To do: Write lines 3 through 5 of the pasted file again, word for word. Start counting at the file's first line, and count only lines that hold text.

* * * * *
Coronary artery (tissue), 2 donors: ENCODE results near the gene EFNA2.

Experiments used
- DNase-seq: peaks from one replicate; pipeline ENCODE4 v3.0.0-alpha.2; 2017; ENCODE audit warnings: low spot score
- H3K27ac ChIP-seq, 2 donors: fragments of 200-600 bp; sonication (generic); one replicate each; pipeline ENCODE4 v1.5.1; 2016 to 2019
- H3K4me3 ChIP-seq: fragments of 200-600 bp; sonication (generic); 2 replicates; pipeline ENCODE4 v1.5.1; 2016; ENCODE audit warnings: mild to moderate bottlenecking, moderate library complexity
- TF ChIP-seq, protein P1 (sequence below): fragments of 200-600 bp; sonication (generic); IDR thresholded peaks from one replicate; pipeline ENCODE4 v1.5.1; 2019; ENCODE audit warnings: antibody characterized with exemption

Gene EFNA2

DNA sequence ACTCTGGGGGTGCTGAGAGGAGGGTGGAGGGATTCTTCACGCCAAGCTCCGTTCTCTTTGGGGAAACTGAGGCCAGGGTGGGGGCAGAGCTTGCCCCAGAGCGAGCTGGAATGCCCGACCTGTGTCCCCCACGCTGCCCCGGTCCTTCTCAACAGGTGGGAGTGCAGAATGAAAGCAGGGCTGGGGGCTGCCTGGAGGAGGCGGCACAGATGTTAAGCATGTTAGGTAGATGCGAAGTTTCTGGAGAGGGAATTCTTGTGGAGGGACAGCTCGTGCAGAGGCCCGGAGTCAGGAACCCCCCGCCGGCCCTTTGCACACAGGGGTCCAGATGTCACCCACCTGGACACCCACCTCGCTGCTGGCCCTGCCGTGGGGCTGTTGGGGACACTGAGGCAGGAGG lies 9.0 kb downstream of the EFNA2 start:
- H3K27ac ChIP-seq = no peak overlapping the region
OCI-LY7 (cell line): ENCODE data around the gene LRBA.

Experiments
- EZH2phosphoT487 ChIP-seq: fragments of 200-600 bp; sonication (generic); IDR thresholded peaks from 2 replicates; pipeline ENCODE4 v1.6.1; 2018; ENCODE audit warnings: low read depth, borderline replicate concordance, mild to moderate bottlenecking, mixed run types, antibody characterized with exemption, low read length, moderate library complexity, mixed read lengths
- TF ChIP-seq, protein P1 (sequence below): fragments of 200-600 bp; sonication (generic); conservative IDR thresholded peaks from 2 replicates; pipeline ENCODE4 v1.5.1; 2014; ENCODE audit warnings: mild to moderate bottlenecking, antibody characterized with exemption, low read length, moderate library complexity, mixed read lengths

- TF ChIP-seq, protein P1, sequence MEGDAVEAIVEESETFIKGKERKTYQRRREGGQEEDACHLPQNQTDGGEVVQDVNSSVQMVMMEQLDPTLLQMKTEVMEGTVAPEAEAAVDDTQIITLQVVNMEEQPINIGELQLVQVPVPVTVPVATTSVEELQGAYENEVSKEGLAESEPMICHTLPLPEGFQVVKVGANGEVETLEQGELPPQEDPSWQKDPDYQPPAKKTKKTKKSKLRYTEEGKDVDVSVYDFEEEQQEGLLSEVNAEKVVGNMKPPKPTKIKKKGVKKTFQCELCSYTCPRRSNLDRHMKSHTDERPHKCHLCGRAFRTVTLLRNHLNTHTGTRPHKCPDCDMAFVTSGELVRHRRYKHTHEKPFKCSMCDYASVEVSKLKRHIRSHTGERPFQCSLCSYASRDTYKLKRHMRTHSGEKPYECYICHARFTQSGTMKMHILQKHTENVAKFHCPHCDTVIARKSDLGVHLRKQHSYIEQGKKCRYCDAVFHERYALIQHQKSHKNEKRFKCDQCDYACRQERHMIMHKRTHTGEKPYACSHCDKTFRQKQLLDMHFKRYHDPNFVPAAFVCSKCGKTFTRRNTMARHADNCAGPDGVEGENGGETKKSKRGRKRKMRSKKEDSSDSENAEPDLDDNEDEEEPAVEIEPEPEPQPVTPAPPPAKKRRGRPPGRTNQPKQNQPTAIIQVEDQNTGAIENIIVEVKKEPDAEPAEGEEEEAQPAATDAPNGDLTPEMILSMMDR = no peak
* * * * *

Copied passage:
- DNase-seq: peaks from one replicate; pipeline ENCODE4 v3.0.0-alpha.2; 2017; ENCODE audit warnings: low spot score
- H3K27ac ChIP-seq, 2 donors: fragments of 200-600 bp; sonication (generic); one replicate each; pipeline ENCODE4 v1.5.1; 2016 to 2019
- H3K4me3 ChIP-seq: fragments of 200-600 bp; sonication (generic); 2 replicates; pipeline ENCODE4 v1.5.1; 2016; ENCODE audit warnings: mild to moderate bottlenecking, moderate library complexity